Among the five transformative shifts considered essential within the U.N. High-Level Panel’s (HLP) report to the secretary general for the post-2015 development agenda is one which addresses the Bali communique’s emphasis on social inclusion: “Leave no one behind.” The HLP report, launched at the end of May, points to the challenges of ensuring inclusion for marginalized groups in the post-2015 agenda. Few are more marginalized than those with disabilities, however there are compelling reasons to ensure that learning goals are formulated with this significant segment of the population in mind.
By one widely used, albeit speculative estimate, some 93 million children– or 1 in twenty of those aged 14 or younger – live with a moderate or severe disability of some kind. In cases where conflict and the prevalence of landmines overlaps with poverty, disability can be even higher. For instance in Gilgit-Baltistan, Pakistan, Brookings’ Echidna Global Scholars Program alum Khadim Hussain found that disability rates are between 15 and 20 percent. Studies across countries show a strong link between poverty and disability, which is in turn linked to gender discrimination, negative health outcomes and employment challenges. While children with disabilities are often caught in a cycle of poverty and exclusion and are less likely to receive an education, a quality education can contribute to poverty reduction in their lives.
The HLP report’s illustrative goal for education, “Provide Quality Education and Lifelong Learning,” focuses not only on access, but also on learning standards for reading and writing, work-related skills and other measurable learning outcomes. As the education debate shifts from access to access plus learning it is important to turn attention to what learning means for this segment of the population.
The goal of education in the 21st century is not simply the mastery of content knowledge, but the mastery of the learning process: education should prepare all people for a lifetime of learning. All children have the potential to learn, but some learning indicators will need to be different for those with disabilities, both cognitive and physical. However, the individuality of disabilities and their associated learning challenges can seem to make the challenge of equitable learning so daunting that it may seem too complex to take on. Yet now is an opportune moment to do so, when the Learning Metrics Task Force is grappling with the very nature of what constitutes learning across a broad range of domains and how to measure it. Moreover, addressing issues associated with learning for persons with disabilities can illuminate some of the more challenging aspects of the wider learning agenda in ways that may benefit others as well, including in these following three ways:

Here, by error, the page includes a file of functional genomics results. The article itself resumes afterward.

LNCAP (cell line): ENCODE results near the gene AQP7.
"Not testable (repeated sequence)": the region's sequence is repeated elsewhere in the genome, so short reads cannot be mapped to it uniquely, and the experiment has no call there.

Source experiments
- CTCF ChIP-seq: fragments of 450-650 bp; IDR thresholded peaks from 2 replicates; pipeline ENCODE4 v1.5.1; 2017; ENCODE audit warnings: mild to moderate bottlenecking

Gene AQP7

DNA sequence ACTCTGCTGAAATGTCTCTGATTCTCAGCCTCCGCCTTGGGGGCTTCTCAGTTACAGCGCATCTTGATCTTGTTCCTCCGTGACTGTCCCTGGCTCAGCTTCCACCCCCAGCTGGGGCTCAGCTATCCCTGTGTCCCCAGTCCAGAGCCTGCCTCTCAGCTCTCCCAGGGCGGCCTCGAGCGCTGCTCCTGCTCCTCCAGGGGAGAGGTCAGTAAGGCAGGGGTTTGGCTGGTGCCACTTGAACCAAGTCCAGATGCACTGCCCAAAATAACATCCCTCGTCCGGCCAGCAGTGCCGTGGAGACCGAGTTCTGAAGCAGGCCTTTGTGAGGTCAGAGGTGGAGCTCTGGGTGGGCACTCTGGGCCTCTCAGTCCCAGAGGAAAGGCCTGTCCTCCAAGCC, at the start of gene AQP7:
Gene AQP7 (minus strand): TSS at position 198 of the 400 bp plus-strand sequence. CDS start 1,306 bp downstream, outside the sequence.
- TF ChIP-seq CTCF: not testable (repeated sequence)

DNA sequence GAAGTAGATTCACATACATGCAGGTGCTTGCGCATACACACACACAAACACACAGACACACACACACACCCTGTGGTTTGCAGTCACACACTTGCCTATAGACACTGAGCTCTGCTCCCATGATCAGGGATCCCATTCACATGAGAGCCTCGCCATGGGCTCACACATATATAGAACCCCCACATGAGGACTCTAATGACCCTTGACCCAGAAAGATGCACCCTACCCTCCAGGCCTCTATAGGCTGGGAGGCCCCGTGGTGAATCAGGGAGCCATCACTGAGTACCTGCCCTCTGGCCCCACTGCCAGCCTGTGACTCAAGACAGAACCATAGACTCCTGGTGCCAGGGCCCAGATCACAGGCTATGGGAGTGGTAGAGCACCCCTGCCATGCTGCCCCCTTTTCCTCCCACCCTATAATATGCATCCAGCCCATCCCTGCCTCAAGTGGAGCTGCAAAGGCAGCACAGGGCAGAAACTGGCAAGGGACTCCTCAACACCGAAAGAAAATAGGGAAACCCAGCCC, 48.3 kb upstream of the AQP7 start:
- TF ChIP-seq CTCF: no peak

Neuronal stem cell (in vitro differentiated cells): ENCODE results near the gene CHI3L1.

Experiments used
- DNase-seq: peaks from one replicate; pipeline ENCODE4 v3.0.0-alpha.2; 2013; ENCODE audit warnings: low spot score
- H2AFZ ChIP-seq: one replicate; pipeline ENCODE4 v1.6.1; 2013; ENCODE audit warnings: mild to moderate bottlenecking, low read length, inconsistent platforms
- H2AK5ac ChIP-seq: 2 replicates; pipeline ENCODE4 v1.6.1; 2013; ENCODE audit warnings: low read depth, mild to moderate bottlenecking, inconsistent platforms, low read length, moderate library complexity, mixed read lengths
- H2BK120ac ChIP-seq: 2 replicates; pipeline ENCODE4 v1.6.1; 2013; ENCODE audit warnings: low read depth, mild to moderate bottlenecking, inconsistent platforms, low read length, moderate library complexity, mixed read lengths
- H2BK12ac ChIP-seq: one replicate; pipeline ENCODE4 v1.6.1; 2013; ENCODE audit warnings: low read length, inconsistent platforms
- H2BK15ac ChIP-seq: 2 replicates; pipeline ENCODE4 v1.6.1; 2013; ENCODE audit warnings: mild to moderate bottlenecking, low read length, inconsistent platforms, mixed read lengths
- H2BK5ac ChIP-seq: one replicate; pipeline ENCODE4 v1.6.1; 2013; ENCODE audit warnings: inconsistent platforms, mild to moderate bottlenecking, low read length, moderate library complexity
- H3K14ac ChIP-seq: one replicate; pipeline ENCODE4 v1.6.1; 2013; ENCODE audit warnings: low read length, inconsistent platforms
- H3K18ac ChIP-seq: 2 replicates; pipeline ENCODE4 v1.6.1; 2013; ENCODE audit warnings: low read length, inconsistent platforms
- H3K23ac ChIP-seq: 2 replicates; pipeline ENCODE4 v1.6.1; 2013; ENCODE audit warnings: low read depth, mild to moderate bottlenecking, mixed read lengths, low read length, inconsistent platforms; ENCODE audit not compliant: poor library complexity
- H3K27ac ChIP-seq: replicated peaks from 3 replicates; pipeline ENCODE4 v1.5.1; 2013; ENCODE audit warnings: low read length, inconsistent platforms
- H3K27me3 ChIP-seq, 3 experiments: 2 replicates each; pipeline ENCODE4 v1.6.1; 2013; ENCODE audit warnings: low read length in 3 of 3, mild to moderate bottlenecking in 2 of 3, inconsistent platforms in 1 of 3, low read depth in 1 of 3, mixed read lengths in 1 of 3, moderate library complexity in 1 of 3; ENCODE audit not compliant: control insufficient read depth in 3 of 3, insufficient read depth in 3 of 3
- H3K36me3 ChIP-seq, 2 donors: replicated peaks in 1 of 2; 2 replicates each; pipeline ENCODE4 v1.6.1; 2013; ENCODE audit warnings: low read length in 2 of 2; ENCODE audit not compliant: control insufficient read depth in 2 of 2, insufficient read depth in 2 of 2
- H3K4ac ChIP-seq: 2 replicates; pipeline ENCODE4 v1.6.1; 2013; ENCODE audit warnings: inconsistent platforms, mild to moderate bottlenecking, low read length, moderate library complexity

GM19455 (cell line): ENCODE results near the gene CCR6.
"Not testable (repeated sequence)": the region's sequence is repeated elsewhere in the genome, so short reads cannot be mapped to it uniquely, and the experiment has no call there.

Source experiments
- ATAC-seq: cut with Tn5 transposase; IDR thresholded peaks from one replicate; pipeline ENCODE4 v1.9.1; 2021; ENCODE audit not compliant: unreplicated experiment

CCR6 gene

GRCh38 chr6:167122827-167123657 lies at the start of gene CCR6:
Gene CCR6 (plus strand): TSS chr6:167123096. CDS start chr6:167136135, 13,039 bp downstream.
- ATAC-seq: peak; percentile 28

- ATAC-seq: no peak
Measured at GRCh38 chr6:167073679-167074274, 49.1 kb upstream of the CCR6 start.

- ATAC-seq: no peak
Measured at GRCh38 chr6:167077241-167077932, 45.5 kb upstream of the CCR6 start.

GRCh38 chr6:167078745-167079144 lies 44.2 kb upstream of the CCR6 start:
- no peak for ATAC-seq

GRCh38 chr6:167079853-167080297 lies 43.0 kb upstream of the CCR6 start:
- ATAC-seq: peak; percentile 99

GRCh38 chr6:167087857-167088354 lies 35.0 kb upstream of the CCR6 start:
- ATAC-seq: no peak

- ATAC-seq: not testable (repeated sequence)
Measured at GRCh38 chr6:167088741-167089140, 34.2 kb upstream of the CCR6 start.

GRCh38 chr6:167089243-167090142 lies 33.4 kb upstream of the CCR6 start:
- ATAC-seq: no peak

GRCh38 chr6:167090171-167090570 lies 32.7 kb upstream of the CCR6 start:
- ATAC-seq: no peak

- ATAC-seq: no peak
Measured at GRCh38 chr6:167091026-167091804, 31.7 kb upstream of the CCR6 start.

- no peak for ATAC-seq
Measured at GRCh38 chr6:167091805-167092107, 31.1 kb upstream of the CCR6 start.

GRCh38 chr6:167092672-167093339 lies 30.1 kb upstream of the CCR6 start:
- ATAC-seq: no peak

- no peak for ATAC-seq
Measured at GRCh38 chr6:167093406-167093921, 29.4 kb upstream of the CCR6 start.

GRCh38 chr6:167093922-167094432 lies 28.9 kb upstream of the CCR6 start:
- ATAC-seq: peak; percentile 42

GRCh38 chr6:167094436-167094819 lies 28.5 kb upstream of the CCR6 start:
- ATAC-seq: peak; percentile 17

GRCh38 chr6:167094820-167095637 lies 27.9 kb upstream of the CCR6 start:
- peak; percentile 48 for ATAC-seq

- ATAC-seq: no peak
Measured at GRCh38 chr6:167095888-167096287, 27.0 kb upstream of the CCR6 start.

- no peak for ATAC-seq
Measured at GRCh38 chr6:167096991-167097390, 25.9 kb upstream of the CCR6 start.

1. Teaching and learning techniques associated with inclusive education for children with disabilities can benefit a broader range of students. An inclusive education entails providing meaningful learning opportunities to all students, allowing children with and without disabilities to attend the same age-appropriate classes at the local school with additional, individually tailored support as needed. It requires a child-centered curriculum that includes representations of the full spectrum of people found in society (not just persons with disabilities) as well as physical accommodation, such as ramps instead of stairs and doorways wide enough for wheelchair users.
Mobile technologies and universal design for learning, a set of principles for curriculum development that gives all individuals equal opportunities to learn through the creation of instructional goals, methods, materials, and assessments that can be customized and adjusted for individual needs, are likely to become a mainstream aspect of teaching methodology over time. Ultimately, these materials can help to reduce access and learning barriers of all kinds and optimize levels of support to allow all learners to learn in ways most appropriate to their needs.
2. The right to education for disabled children, as for any marginalized group, carries with it a transformational impact on the larger learning community, particularly in the lessons on human rights and civic values that teachers and learners without disabilities receive through an inclusive education.
3. Attention to varying patterns of ability and disability tends to highlight that learning is not exclusively a classroom experience. While this should not be a reason to keep children with disabilities out of classrooms nor to direct them automatically toward vocational alternatives, differentiated learning styles can and do demonstrate that non-traditional settings can at times better serve the learning needs of individuals. At its best, learning occurs throughout the day and in various environments, and this challenges the global education community to place even greater emphasis on the factors contribute to educational quality and learning.
With the issuance of the HLP panel’s report and as groups mobilize for the next phase of discussions and action toward defining the post-2015 development agenda, the education community may find that aiming high to ensure no one is left behind will yield unexpected and positive benefits in learning for all. Hopefully the challenge and benefits of integrating learners with disabilities into the global development agenda will be more fully explored during the U.N. General Assembly High-Level Event on Disabilities on September 23, 2013.